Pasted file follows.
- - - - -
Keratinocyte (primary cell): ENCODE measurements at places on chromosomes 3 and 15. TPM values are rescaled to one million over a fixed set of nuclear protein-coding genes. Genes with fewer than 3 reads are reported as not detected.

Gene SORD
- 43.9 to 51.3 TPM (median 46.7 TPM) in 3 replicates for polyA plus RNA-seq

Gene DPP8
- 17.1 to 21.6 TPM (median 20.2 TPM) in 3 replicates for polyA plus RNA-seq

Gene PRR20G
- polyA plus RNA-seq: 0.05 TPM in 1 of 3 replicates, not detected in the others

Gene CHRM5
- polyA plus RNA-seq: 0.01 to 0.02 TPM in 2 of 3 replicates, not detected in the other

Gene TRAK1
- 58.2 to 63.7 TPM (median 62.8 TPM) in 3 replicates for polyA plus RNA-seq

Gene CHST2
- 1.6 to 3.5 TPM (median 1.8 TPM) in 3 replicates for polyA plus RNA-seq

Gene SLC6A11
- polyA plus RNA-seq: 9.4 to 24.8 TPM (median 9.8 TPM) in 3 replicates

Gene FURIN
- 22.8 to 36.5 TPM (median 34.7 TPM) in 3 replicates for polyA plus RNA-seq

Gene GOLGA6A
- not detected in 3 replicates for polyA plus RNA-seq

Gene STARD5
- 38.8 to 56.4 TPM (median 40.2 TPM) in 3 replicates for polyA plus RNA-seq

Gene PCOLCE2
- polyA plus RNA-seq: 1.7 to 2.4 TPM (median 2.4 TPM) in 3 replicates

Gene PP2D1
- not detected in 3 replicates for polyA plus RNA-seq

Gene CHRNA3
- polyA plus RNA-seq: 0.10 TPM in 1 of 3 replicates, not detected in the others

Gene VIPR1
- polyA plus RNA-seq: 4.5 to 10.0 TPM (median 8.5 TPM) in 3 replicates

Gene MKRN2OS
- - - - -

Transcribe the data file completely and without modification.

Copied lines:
Keratinocyte (primary cell): ENCODE measurements at places on chromosomes 3 and 15. TPM values are rescaled to one million over a fixed set of nuclear protein-coding genes. Genes with fewer than 3 reads are reported as not detected.

Gene SORD
- 43.9 to 51.3 TPM (median 46.7 TPM) in 3 replicates for polyA plus RNA-seq

Gene DPP8
- 17.1 to 21.6 TPM (median 20.2 TPM) in 3 replicates for polyA plus RNA-seq

Gene PRR20G
- polyA plus RNA-seq: 0.05 TPM in 1 of 3 replicates, not detected in the others

Gene CHRM5
- polyA plus RNA-seq: 0.01 to 0.02 TPM in 2 of 3 replicates, not detected in the other

Gene TRAK1
- 58.2 to 63.7 TPM (median 62.8 TPM) in 3 replicates for polyA plus RNA-seq

Gene CHST2
- 1.6 to 3.5 TPM (median 1.8 TPM) in 3 replicates for polyA plus RNA-seq

Gene SLC6A11
- polyA plus RNA-seq: 9.4 to 24.8 TPM (median 9.8 TPM) in 3 replicates

Gene FURIN
- 22.8 to 36.5 TPM (median 34.7 TPM) in 3 replicates for polyA plus RNA-seq

Gene GOLGA6A
- not detected in 3 replicates for polyA plus RNA-seq

Gene STARD5
- 38.8 to 56.4 TPM (median 40.2 TPM) in 3 replicates for polyA plus RNA-seq

Gene PCOLCE2
- polyA plus RNA-seq: 1.7 to 2.4 TPM (median 2.4 TPM) in 3 replicates

Gene PP2D1
- not detected in 3 replicates for polyA plus RNA-seq

Gene CHRNA3
- polyA plus RNA-seq: 0.10 TPM in 1 of 3 replicates, not detected in the others

Gene VIPR1
- polyA plus RNA-seq: 4.5 to 10.0 TPM (median 8.5 TPM) in 3 replicates

Gene MKRN2OS